Regional Reviews: Florida - West Coast
I have seen Assassins once before in a very good production in 1998 at Lyric Stage in Boston, but even with fading memory, this production is miles ahead of that one. The cast is strong and Chis Crawford's direction keeps the narrative crystal clear. One of the ways this is accomplished is to have portraits of the presidents involved placed around the theater. Each lights up as the story of his assassin is played out and when shot, a bell or a buzzer sounds to tell us if he was killed or not. Artistic Director Eric Davis contributes sets that revel in Americana, red and white everywhere with just a touch of blue.
Historically accurate costumes by David Covach, head of the Asolo Rep costume shop, help the audience differentiate between the periods of the events depicted. Ryan Finzelber contributes lighting that also contributes strongly to the theatricality of this production. Mr. Finzelber, who primarily works at freeFall and Urbanite Theatre, usually with brilliant results, is a great artist doing what he does. This production also borrows Michelle Hart from Asolo Rep, for wig and I suspect hair designs. Ms. Hart is another backstage artist whose work I always admire; here, she rises to great heights with the men's hair. So often actors are allowed to carry modern hair styles onto the stage and it is distracting. Each and every man on stage has hair, beards and mustaches that are totally appropriate to the character, just one of the elements that make this production so perfect.
After the musical begins with an introductory song, "Everybody's Got the Right," led by Nick Orfanella as the Proprietor, we are plunged into the story of John Wilkes Booth, played by Britt Michael Gordon and sung/narrated by Lukas Wells as the Balladeer and later Lee Harvey Oswald. Mr. Gordon first caught my attention in a mostly thankless part in Good People at American Stage, here he gets a much showier role and is excellent. His is a talent I intend to keep an eye on; hopefully, we will be able to keep him in the Tampa Bay area. Mr. Wells is also excellent, moving with a dancer's grace as the Balladeer and later showing fine acting chops as John F. Kennedy's assassin.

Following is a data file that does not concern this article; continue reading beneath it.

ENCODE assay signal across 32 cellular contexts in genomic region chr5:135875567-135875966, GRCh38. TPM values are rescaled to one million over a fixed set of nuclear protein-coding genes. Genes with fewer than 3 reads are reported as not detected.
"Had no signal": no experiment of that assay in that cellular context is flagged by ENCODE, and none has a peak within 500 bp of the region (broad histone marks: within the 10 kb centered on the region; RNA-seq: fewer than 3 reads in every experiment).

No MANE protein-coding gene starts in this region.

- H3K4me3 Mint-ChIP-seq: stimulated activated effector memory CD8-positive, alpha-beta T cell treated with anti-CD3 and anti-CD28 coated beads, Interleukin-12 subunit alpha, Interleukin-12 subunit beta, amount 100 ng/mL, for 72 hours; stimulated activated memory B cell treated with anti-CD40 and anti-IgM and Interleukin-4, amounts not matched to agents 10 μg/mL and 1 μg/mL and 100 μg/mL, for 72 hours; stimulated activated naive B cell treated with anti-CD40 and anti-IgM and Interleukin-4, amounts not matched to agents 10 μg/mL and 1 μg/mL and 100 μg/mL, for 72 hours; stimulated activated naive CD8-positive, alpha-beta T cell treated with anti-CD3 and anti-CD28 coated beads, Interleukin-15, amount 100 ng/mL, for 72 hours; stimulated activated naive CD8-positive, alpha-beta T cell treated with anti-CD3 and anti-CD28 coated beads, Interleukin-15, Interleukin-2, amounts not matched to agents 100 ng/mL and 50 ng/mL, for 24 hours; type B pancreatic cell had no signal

Pasqualino Beltempo as Giuseppe Zangara, who attempted to shoot Franklin D. Roosevelt, is fine, projecting a recent immigrant's sensibility in a land that is strange to him. John Mark Jernigan, brilliantly wigged by Ms. Hart, portrays John Hinckley and bears an eerie resemblance, based on photographs I have seen. Susan Haldeman plays Sara Jane Moore who, with Lynette "Squeaky" Fromme, played by Marissa Toogood, hatches a plot against President Gerald Ford that fails. Both are excellent in their roles, helped by more great wigging. Alan Mohney Jr. as Charles Guiteau totally dominates the stage in "The Ballad of Guiteau" but also works well in several ensemble pieces, such as "Gun Song." Robert Teasdale has played the older brother in The Light in the Piazza and the Sergeant of Police in The Pirates of Penzance and now plays Leon Czolgosz. He is proving to be an extremely versatile artist to have around. Thomas Mothershed plays Samuel Byck, who has designs on Richard Nixon. This is primarily an acting role and he is very good.
Sara DelBeato, Eileen Lymus-Sanders, Daniel Schwab and Rand Smith form the ensemble who add color and excitement to the proceedings. Will Garrabrant, recently the Police Droid in The Pirates of Penzance, proves to be a valuable commodity, a child actor who can be understood and never becomes annoying. He is a fixture at freeFall and I'm betting that Eric Davis is hoping he never grows up.
Music director Michael Raabe leads a lively band (Irving Goldberg on bass, Burt Rushing on drums, David Tagliarini on reeds) and from the cast (Nick Orfanella on guitar and Daniel Schwab on violin and keys 2). Michael does a superb job with this score that is all over the map stylistically because of the multiple historical eras depicted.
After seeing it twice and listening to both cast albums multiple times, I still am not sure if I like Assassins or not. This production at least makes it clear to me that the authors' vision is a unified one. Audiences will have to decide for themselves, but freeFall Theatre makes a very strong case for the piece with an outstanding production.
freeFall Theatre Company presents Assassins through November 6, 2016, at 6099 Central Avenue, St. Petersburg. For ticket and performance information, visit www.freefalltheatre.com.
Cast (in alphabetical order):
Director: Chris Crawford